Our test system for these launch-day benchmarks had an Intel Core i7 870 Lynnfield processor clocked at 2.93GHz with Hyper Threading (8 logical cores) and Intel Turbo Boost Technology enabled, an Intel DP55KG Kingsberg motherboard, 2GB of DDR3 memory, a 64GB OCZ Vertex SATA 2.0 SSD, Cooler Master 1000W power supply, and a Samsung SyncMaster 305T 30-inch LCD display. On the software side we were running a development snapshot of Ubuntu 9.10 (x86_64) with the Linux 2.6.31 kernel, GNOME 2.28.0, X Server 1.6.3, and an EXT4 file-system. During the testing process, Compiz was disabled, but all other settings were left to their stock values.
The hardware and software configurations were maintained while testing the Radeon HD 5750 and Radeon HD 5770 as well as an ATI Radeon HD 4670, HD 4770, HD 4850, and HD 4870 for comparison. The Radeon HD 4670 used for comparison had 512MB of memory and was clocked at 700/1000MHz, the Radeon HD 4770 offers 512MB of memory as well with 750/800MHz clocks, the Radeon HD 4850 has 512MB of memory with 625/993MHz clocks, and the Radeon HD 4870 has 512MB of memory with 750/900MHz clocks. To recap, the stock Radeon HD 5750 offers 1GB of GDDR5 memory with 700/1150MHz clocks, and the Radeon HD 5770 has 1GB of memory as well but with 850/1200MHz clocks.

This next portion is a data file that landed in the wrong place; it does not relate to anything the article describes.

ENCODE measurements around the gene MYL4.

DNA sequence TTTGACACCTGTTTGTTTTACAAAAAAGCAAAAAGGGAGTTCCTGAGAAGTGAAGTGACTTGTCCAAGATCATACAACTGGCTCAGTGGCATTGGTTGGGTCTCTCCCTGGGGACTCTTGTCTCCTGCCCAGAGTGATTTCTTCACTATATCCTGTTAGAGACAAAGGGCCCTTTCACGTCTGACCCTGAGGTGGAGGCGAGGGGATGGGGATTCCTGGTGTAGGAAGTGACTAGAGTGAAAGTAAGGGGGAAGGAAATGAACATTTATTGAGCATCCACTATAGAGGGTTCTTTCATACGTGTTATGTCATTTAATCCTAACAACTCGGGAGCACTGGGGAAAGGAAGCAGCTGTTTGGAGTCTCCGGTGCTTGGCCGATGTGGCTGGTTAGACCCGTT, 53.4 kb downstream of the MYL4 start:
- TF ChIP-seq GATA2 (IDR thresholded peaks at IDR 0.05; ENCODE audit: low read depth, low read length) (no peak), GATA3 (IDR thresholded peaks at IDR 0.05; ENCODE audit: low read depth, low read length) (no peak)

For our initial round of AMD Evergreen testing on Linux we used the Phoronix Test Suite with the Nexuiz, VDrift, Doom 3, Enemy Territory: Quake Wars, Unigine Sanctuary, Unigine Tropics, Lightsmark, GtkPerf, and QGears2 test profiles. Now onto these Ubuntu Linux results.